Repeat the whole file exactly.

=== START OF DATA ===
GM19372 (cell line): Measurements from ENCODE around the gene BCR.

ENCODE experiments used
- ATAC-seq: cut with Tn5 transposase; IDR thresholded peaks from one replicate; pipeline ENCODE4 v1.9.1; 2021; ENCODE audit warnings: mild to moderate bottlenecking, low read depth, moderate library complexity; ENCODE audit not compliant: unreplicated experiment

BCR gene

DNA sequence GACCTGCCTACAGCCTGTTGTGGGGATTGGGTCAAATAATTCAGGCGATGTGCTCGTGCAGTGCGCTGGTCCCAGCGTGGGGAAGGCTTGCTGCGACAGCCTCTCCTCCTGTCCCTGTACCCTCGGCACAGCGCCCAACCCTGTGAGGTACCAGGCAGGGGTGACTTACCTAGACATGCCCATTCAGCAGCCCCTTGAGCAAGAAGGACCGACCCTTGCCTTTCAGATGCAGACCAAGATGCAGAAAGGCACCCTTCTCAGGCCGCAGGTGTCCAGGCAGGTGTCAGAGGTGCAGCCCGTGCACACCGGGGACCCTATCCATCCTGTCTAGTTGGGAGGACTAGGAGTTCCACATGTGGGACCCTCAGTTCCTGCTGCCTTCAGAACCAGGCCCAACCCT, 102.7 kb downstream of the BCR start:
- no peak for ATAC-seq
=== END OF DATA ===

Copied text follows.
GM19372 (cell line): Measurements from ENCODE around the gene BCR.

ENCODE experiments used
- ATAC-seq: cut with Tn5 transposase; IDR thresholded peaks from one replicate; pipeline ENCODE4 v1.9.1; 2021; ENCODE audit warnings: mild to moderate bottlenecking, low read depth, moderate library complexity; ENCODE audit not compliant: unreplicated experiment

BCR gene

DNA sequence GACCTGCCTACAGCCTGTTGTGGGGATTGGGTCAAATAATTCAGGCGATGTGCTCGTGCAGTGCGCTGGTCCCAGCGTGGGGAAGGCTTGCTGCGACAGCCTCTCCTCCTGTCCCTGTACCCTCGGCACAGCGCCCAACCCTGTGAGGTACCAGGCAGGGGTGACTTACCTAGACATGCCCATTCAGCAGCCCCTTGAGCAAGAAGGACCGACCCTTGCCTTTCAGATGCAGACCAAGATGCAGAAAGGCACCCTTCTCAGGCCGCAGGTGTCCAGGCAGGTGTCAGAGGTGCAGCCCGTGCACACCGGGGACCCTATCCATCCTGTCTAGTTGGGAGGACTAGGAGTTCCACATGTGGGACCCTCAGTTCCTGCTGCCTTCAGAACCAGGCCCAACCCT, 102.7 kb downstream of the BCR start:
- no peak for ATAC-seq